This relates to the "taxes" that appear on each ticket you buy for air travel. You will often see fares advertised as "excluding tax and charges" or something similar. The latter part, "charges" was added relatively recently as many of the little bits that are added on are not taxes at all. The original idea came about as a country would charge a tax for arrival and departure - hardly unreasonable - the amount was never great and usually charged in US Dollars (or even the local currency). To avoid constant fare changes, it was agreed within IATA that for practical purposes, these taxes would be seperated out and charged as an addition to the fare. The "tax and charge" element on some tickets, now, can easily come up to £200 and in many cases, comes to a lot more than the fare charged.
With the fare war, airlines realised that more and more items could come out, allowing lower "headline" fares. As these amount were indicated by two letter codes, the travelling public are never really aware of what they are paying for.
COUNTRY NAME- FRANCE
So, what are these "taxes and charges" ?
Let us take a look at a range of tax and charges applied by a particular country. Here is a list of the taxes applied in France:
Even here, further codes are used to identify codes. The FR tax is clear enough. It is a genuine tax. PSC stands for Passenger Service Charge. This is what you pay for using the airport. Interestingly, you are also paying VAT - How many firms claim this back - the UI element? IZ "solidarity" tax is the most interesting. This has been recently applied by the EEC and others and is your contribution to fighting green issues, global warming, health in Africa and generally saving the whale and other activities. If you agree or not is non-negotiable.
COUNTRY NAME- THE WORLD
It does not stop here. Below are listed some of the global taxes that are applied, irrespective of the country:
These (upper right box) are certainly some of the more unusual charges that are applied. They are ones which you would normally assume are included in the fare. YQ tax - the fuel and YR - insurance. Normally, in a fare (as you find on rail and coach) you would expect that the petrol and insurance element would be included in the fare. The AP element is for the increased security cost since the 9th September attacks in the US - one would reasonably have thought that these could, by now, be incorporated.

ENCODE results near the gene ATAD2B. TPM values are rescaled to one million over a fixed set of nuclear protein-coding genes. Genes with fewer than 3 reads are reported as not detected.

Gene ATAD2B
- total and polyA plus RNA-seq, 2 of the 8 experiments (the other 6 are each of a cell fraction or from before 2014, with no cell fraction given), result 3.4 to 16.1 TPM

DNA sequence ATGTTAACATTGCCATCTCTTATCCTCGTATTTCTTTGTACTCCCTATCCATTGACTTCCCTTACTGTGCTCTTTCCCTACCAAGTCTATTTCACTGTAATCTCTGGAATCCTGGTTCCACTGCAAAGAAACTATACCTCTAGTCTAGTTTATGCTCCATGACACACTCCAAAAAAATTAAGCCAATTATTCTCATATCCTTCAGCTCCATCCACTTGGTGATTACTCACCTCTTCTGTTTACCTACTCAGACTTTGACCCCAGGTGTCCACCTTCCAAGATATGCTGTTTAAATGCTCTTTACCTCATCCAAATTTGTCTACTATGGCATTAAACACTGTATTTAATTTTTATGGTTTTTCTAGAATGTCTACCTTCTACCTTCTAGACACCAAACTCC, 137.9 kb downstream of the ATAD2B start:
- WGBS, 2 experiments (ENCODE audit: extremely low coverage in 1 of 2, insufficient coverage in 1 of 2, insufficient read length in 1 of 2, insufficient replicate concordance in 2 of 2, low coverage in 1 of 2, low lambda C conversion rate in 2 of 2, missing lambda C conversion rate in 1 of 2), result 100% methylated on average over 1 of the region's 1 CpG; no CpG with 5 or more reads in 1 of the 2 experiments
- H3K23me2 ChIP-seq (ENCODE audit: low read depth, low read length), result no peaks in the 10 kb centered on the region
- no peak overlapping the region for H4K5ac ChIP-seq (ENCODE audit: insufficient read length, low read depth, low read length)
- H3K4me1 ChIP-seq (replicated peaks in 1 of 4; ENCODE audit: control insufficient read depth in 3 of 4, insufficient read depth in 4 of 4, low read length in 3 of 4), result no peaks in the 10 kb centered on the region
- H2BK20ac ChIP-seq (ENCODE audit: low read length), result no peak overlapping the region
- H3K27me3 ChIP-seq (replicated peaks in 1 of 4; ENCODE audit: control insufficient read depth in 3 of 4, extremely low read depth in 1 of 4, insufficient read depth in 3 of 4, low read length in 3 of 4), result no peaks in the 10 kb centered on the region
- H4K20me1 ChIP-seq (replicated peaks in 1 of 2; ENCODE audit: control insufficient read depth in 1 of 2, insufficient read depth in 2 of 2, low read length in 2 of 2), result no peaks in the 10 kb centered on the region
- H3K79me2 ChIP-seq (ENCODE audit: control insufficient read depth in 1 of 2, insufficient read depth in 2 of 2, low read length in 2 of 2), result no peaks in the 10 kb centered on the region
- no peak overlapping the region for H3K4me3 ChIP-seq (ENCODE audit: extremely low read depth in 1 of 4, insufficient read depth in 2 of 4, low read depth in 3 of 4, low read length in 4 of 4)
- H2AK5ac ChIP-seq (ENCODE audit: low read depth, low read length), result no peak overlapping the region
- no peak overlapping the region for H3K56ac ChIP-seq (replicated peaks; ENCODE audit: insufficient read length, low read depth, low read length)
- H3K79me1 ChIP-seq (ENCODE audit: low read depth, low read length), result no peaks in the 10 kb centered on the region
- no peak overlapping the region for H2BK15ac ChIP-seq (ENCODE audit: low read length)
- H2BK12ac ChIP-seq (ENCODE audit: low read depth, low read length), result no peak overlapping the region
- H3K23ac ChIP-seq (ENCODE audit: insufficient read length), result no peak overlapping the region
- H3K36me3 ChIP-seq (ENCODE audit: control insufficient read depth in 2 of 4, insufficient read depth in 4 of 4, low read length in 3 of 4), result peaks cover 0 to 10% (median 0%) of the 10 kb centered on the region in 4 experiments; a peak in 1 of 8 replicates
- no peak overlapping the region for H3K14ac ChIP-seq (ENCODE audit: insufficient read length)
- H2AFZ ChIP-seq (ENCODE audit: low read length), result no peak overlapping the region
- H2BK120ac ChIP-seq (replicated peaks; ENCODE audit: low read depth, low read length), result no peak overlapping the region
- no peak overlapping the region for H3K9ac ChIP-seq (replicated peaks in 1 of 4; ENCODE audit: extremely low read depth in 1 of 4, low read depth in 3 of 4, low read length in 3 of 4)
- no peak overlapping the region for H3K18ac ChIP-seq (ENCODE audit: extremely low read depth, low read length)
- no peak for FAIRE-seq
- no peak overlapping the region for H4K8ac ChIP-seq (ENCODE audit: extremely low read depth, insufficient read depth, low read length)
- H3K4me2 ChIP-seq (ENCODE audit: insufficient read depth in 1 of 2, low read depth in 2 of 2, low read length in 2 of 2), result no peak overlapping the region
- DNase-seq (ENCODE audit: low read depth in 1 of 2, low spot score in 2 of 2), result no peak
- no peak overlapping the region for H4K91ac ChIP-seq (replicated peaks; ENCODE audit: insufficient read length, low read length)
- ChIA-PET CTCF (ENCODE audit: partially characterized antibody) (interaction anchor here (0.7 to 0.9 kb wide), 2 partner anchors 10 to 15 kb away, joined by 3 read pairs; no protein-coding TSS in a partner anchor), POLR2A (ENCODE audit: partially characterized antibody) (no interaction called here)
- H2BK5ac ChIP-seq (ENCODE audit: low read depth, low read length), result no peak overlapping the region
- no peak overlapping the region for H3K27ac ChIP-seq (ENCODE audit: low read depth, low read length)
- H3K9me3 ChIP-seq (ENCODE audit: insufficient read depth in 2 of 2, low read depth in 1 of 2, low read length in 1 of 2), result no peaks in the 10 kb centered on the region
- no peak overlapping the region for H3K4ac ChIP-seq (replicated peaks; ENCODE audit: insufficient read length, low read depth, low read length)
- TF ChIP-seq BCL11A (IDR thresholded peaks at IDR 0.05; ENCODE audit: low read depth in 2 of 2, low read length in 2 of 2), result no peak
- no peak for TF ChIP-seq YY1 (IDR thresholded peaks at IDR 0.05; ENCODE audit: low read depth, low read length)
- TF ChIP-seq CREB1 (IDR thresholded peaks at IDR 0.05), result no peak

COUNTRY NAME- UNITED STATES
America (right) goes to town on taxes. Even the flaura and fauna gets a look in with the APHIS "user fee". Individual cities get a slice of the cake as well, which appears as the XF tax (usually followed by the city code and local currecy amount, for example XF2.5LAX4.25 which means that Los Angeles receives £4.50.
COUNTRY NAME- UNITED KINGDOM
On the left, we see what the UK charges. The only proper tax is the GB Air Passenger Duty. The UB tax is not described well, but essentially is your paying for the use of the airport. This depends on which airport you use. Heathrow being the most expensive with regional airports being a lot less. That said, fares from regional airports are usually a lot higher than the main airports of London, so this "benefit" is more than outweighed by the higher fares charged to regional airports.
What has to be noted, however, is that the tax you pay is an addition of country A (which you leave) and country B (which you are going to) - and this is then repeated for when you return. Below is a booking for a trip, in Economy to New York. Taxes are first indicated by the generic letters, "XT" which means "total of all taxes and charges". As you will see £40 goes to the UK Government, £13.00 for using Heathrow, £15.40 to the US Federal Government, £2.60 for US Customs, £3.60 for the US to check you out, £2.60 "APHIS" (flora and fauna) £1.30 for more US security, £65.00 for the fuel and the XF tax, which you will see in this case amounts to £4.50 for the City of New York. A tidy sum.
How do these apply on my ticket ?
5MAR DEPARTURE DATE-----LAST DAY TO PURCHASE 18FEB
By contrast, here is a ticket for a journey to Dubai:
Apart from the two UK based tax and charges, you can see the the UAE (United Arab Emirates) only makes one charge and is clearly marked AE (Arab Emirates) - Further, the amount is quite modest compared to the demands of the UK. Perhaps this is a good indicator of the state of an economy !
Finally, just for fun (and another great contrast) below is listed a flight from London to Paris. I have listed applicable taxes above - work out what you are paying for and to whom:
In the example on the right, notice the relationship between the fare and the taxes paid...
Above - USA ticket - Fare and Taxes
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TXN** (code/ country) (Sabre Tax Entry)